Missouri unemployment checks are about to get smaller — and harder to get.
Gov. Mike Parson on Tuesday added Missouri to the growing list of states dumping federal pandemic unemployment aid, amid a chorus of complaints from businesses that the enhanced benefits have enticed laid-off workers to stay home.
“It is time that we end these programs that have incentivized people to stay out of the workforce,” Parson told reporters at a Capitol news conference.
Parson’s decision mirrors similar action in Alabama, Arkansas, Montana, Mississippi and South Carolina. On Tuesday, Idaho Gov. Brad Little and Tennessee Gov. Bill Lee also moved to cut off federal unemployment aid.
Parson, a Republican, said Missouri will stop participating on June 12 in all federal pandemic unemployment programs, including the $300-per-week boost to regular state unemployment, benefits for gig workers and the self-employed, plus the extra 13 weeks of checks beyond the usual 20 provided by the state.
Roughly 144,000 Missourians were receiving the boosted benefits as of the week ending April 17, according to the most recent comprehensive data from the U.S. Department of Labor. About 50,500 of those were on regular state benefits and will lose the boost if they’re still on the rolls by mid-June. The other 93,500 were on programs designed for gig workers, the self-employed and those who have exhausted standard state benefits. They will lose benefits entirely unless their situation changes.
Parson’s announcement brought fast reaction from Democrats.
“Stripping unemployment benefits just to force Missourians into jobs without a living wage or benefits will only increase the burden of poverty on our working families,” tweeted St. Louis Mayor Tishaura O. Jones.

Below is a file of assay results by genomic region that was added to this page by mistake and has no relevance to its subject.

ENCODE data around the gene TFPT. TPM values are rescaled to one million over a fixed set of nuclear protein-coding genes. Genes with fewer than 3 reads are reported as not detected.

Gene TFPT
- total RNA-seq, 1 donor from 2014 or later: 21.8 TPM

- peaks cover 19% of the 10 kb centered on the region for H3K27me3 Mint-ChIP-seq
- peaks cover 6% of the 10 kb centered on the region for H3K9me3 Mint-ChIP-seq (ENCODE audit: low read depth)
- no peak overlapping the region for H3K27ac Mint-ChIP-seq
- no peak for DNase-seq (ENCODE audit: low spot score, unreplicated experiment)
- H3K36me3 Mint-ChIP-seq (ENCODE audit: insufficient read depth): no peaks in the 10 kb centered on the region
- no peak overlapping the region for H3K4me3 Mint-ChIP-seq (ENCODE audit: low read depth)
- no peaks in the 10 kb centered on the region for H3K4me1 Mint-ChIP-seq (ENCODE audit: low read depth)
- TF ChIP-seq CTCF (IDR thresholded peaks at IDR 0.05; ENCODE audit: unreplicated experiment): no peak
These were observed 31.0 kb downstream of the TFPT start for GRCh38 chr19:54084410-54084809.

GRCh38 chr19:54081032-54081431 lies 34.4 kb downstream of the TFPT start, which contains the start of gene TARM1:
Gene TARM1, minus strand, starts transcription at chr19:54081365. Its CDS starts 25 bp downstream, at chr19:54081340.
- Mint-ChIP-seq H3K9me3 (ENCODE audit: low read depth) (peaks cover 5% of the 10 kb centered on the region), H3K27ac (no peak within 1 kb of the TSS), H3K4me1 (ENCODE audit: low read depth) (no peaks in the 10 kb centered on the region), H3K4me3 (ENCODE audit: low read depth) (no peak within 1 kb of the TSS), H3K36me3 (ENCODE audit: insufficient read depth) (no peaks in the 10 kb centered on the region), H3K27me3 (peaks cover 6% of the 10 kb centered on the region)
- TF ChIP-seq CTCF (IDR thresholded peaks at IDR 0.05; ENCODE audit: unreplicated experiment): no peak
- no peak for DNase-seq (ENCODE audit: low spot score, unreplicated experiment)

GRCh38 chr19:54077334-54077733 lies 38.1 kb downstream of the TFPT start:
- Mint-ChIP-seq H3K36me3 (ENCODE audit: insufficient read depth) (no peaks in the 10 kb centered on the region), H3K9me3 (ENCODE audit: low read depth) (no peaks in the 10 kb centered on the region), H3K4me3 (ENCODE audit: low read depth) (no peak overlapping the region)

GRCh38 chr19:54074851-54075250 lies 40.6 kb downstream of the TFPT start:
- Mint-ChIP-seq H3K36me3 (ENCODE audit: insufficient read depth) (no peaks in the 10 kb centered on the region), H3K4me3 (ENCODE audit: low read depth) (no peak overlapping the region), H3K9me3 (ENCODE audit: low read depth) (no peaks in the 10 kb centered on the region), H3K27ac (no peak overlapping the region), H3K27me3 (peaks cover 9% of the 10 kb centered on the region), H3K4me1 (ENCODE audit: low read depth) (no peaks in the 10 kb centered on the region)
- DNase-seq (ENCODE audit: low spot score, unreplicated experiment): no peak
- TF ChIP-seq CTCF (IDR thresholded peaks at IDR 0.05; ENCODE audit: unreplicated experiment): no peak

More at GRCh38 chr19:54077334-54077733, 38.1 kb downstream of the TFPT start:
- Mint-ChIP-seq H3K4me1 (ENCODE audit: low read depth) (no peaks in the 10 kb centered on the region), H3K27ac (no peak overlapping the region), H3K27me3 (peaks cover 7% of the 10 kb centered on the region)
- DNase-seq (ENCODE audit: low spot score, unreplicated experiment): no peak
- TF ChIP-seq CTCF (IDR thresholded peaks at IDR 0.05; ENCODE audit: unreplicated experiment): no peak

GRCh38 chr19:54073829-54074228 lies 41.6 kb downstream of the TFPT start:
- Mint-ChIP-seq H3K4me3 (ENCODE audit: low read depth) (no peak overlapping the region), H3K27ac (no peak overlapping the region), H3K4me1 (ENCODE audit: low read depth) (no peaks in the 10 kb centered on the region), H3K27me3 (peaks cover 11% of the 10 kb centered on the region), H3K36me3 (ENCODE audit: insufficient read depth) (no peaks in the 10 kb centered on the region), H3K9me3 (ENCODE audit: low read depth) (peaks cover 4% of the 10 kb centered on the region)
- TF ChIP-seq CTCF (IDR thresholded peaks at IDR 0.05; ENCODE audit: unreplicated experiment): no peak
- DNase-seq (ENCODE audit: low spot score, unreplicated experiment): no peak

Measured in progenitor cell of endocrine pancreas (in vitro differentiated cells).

Congress, now led by Democrats, voted in March to keep the programs going through early September.
Parson said on Tuesday that businesses need help now.
Restaurants, hotels and others in the service sector have complained for months that the federal boost, coupled with the state’s maximum benefit of $320 per week, has made it more profitable for people to stay home than work low-wage jobs.
Missouri paid an average state benefit in March of almost $260 a week. But an unemployed worker receiving the boost and the maximum state benefit could make slightly more staying home — $620 per week — than working full time at $15 per hour.
Economists and worker advocates have pushed back on the idea that most unemployed are simply sitting at home collecting checks.
They point out that the virus is still infecting hundreds of Missourians each day, and despite the arrival of vaccines, the state remains well below the threshold for herd immunity.
Some may also be looking for a new career after getting laid off last year, or caring for children who are still attending school remotely.
“If you just got laid off from a restaurant or hotel in the middle of a pandemic last year, maybe you don’t want to go back to a restaurant or hotel,” said Steven Fazzari, an economist at Washington University.
The Missouri Chamber of Commerce and Industry applauded the move all the same.
“Right now employers are deeply concerned about their ability to find the workers they need,” Chamber President and CEO Dan Mehan said in a statement. “It is clear that now is the right time to suspend these benefits as we seek to get Missourians back on the job and restore our economy.”
Billie Kilts, the general manager at Drunken Fish in St. Louis’ Central West End, said the same thing in an interview Tuesday afternoon.
“It’s going to be good for us,” she said. “And not just us or just restaurants — everyone’s having the same problem hiring right now.”
Kilts was one of several restaurant managers who attended a job fair for neighborhood eateries last week aimed at hiring 75 or more to handle resurgent demand. Roughly a dozen candidates showed up.
“Hopefully we’ll see a turnaround so we can take care of some customers,” Kilts said. “The business is there, we just need the people.”
Alexia Keil, a 45-year-old single mom in south St. Louis County, said Parson’s announcement brought tears to her eyes.
She’s looked all over for a job that pays enough to replace the one she lost at a Clayton marketing agency last year, but it hasn’t been easy with an associate degree.
She acknowledged that plenty of low-wage jobs are open, but said she needs more than $12 per hour to afford the basics.
“Who is going to watch my kids for free?” she asked. “I’m not going to be able to afford child care.”
The extra $300 per week — combined with mortgage forbearance and calls to creditors — has allowed her to keep looking for a job that would actually pay the bills.
Now, she said, “if I don’t have something by June 12, I have no idea what I am going to do.”